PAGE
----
Bayesian semantics for the semantic web




НазваниеBayesian semantics for the semantic web
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1.19.2Concepts with a More Complex Translation

In Subsection 4.2.1 we intentionally omitted some MEBN concepts that do appear in the Star Trek MTheory, most notably the context nodes and the ordinary variables. Also, we avoided specific cases of the concepts already cited, such as situations in which an input note might generate multiple instances of itself. The reason of those omissions is the intrinsic complexity of those cases, which demands a more elaborate discussion.

Context nodes are a powerful aspect of MEBN logic that allow specifying carefully defined situations in which a given MFrag is valid. Some of the more common context nodes are relatively easy to express in Quiddity*Suite, while others present some issues requiring relatively complex workarounds. Those cases are addressed in this Subsection.

The most common use of context nodes involves the specification of the types of the entities in a given MFrag. In an entity cluster structure, all MFrags have the cluster’s subject entity as their main attribute, so they will include an ordinary variable representing that subject entity and a context node making that representation explicit. A brief verification on the Star Trek MTheory in Figure 24 will show that all MFrags within each cluster have a node such as IsA(SubjectEntity, ordvar). As an example, all MFrags within the Starship cluster have an IsA(Starship, …) context node.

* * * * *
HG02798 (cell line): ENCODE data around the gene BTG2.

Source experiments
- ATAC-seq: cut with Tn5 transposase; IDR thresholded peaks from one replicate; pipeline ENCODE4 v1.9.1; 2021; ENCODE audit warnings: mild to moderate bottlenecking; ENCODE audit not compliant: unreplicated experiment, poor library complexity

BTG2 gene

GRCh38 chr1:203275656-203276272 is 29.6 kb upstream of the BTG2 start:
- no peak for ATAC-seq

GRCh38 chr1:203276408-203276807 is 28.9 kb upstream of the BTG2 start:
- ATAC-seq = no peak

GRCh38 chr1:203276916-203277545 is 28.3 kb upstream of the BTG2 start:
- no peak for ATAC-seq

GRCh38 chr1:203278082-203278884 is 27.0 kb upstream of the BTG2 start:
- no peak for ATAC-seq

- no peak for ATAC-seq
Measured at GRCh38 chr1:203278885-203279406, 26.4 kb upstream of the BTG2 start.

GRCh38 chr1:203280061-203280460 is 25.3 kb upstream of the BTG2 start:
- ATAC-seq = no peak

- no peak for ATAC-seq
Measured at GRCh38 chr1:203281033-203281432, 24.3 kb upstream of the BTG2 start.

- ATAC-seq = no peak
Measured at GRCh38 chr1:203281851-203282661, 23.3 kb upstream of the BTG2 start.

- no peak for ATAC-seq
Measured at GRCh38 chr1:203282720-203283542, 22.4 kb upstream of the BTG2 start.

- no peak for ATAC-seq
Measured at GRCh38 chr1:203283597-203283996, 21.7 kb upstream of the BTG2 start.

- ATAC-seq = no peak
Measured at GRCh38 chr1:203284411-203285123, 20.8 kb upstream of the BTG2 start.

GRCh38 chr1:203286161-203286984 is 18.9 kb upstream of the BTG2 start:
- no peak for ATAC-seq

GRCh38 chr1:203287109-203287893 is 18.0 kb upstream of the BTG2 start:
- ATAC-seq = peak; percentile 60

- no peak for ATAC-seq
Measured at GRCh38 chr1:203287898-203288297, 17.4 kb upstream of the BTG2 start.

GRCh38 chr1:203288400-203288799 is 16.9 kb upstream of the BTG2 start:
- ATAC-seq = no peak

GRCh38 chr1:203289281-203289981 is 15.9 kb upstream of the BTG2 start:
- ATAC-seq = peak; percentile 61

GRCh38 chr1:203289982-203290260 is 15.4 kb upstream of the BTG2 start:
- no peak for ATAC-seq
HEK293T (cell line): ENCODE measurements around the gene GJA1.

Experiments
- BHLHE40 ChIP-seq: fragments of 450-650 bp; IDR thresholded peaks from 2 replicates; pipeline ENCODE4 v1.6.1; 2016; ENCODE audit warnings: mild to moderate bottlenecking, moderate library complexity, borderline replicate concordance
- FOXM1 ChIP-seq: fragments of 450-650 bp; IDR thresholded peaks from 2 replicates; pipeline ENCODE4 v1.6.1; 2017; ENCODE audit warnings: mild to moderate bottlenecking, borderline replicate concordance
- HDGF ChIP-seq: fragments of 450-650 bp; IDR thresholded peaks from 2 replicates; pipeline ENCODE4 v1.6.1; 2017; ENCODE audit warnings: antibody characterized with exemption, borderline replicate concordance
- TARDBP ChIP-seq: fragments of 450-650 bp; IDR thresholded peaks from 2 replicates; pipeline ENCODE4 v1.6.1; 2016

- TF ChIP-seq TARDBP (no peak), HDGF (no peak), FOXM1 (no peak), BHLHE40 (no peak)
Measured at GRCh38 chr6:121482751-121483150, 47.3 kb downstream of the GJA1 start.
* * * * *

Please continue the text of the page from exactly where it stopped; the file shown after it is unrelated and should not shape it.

The other Isa(TypeLabel, ordvar) in each MFrag are used to define the type of the instances that can substitute each ordinary variable. As a practical rule, for each of those “extra” Isa(TypeLabel, ordvar) a pointer slot would have to be created in the frame. Of course, only one pointer slot is needed so if there is one already then it is not necessary to create another. As an example from the Sensor Report cluster, since there is already a slot pointing to frame Starship (directly created because of the Subject(sr) resident node) then when evaluating the context node IsA(Starship, st) in the Sensor Report MFrag there will be no need to create another pointer slot.